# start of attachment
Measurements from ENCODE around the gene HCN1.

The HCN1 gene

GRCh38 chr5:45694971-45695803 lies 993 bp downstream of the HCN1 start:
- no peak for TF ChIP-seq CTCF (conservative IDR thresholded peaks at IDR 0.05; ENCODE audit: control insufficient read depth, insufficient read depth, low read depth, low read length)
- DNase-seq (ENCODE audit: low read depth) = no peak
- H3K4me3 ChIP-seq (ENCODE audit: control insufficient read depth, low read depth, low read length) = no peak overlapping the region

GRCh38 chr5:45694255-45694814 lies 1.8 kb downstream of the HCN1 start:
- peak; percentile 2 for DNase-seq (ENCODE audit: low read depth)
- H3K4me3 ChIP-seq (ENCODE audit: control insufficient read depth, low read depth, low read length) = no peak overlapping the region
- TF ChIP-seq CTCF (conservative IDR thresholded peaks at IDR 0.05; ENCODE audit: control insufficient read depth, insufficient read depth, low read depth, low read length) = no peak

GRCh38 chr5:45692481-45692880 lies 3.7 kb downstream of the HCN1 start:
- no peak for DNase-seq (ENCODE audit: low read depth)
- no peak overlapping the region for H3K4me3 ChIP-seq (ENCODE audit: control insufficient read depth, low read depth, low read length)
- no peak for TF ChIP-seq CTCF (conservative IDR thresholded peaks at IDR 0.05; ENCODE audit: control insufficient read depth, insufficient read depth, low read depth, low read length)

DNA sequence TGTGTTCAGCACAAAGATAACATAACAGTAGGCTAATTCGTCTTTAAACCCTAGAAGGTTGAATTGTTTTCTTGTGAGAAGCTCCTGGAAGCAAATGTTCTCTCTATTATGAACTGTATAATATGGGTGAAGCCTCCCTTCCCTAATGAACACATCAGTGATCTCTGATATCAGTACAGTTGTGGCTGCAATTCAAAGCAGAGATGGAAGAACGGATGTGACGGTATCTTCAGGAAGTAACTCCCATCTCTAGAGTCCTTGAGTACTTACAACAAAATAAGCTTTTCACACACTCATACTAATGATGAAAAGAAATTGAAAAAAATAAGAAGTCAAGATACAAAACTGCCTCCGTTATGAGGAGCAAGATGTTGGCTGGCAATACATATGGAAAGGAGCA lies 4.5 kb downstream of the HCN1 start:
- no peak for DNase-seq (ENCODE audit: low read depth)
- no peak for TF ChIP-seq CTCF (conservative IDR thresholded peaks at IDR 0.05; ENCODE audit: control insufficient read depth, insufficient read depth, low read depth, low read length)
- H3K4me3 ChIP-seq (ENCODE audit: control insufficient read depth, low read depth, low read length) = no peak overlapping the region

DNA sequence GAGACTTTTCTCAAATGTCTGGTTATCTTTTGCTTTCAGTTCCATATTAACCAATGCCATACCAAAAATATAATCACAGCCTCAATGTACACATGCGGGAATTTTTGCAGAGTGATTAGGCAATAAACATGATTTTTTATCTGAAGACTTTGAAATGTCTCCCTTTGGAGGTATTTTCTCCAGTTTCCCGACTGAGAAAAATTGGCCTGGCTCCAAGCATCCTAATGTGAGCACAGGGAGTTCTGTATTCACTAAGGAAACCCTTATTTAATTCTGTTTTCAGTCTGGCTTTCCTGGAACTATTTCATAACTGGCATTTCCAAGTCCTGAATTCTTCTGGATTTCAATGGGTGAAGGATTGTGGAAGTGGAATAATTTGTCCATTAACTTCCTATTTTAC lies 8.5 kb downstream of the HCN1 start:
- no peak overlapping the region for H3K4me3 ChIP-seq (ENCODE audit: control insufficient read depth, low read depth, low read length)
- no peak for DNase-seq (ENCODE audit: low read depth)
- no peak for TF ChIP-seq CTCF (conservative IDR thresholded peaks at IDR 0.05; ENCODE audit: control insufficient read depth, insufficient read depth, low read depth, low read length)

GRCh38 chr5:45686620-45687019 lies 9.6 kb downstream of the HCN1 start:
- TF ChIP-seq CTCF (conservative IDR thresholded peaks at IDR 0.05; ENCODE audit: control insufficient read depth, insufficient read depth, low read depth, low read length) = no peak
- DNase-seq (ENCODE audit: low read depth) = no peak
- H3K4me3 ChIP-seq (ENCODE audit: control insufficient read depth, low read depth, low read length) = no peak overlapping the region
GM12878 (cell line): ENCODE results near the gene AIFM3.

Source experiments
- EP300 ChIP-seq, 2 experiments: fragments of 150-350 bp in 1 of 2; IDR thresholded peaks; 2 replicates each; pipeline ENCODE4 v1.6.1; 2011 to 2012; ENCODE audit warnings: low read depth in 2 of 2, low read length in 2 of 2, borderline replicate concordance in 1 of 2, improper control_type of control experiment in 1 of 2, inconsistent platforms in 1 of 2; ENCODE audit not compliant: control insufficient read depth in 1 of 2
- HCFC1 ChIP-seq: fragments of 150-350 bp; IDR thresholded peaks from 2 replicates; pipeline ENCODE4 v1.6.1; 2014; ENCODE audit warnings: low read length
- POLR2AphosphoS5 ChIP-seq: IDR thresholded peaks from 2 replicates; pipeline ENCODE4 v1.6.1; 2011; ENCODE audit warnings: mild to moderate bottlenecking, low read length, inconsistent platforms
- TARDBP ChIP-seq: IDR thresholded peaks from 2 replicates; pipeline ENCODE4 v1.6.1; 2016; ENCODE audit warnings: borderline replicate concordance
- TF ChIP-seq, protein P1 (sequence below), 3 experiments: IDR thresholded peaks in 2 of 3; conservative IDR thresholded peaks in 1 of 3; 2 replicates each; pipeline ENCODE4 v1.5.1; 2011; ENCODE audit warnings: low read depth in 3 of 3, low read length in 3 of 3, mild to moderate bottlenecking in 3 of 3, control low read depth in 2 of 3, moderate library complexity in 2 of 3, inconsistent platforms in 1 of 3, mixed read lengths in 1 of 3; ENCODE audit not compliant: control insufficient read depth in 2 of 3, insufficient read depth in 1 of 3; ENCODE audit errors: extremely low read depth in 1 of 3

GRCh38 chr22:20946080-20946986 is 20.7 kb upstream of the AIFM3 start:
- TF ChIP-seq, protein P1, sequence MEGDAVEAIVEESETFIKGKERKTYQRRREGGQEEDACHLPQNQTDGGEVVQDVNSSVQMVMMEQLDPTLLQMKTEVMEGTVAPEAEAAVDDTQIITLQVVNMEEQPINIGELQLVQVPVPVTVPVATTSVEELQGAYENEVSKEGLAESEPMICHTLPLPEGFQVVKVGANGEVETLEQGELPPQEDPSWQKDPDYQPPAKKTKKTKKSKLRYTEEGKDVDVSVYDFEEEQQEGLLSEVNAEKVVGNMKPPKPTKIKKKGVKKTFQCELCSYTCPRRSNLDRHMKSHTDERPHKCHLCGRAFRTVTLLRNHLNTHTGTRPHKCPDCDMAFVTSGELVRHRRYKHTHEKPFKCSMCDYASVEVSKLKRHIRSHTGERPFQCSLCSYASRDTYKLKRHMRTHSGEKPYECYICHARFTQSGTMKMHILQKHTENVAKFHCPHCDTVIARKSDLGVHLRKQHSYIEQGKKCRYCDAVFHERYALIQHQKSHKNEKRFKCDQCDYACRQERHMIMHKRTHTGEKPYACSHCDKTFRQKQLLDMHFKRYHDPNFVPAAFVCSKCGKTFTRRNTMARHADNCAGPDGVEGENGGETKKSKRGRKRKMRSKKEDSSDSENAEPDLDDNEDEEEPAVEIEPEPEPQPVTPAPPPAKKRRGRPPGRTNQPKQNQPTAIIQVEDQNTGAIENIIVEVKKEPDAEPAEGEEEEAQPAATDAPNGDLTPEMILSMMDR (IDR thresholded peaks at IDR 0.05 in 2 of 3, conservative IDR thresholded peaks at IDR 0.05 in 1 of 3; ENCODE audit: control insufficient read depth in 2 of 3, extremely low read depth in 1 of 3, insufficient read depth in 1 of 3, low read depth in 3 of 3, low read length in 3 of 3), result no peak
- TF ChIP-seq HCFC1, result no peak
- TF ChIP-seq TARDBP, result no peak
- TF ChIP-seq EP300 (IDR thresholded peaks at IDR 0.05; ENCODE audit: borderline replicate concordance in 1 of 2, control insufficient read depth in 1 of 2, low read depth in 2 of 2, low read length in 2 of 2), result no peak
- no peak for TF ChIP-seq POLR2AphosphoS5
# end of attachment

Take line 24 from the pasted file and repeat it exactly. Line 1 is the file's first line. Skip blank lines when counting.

- TF ChIP-seq CTCF (conservative IDR thresholded peaks at IDR 0.05; ENCODE audit: control insufficient read depth, insufficient read depth, low read depth, low read length) = no peak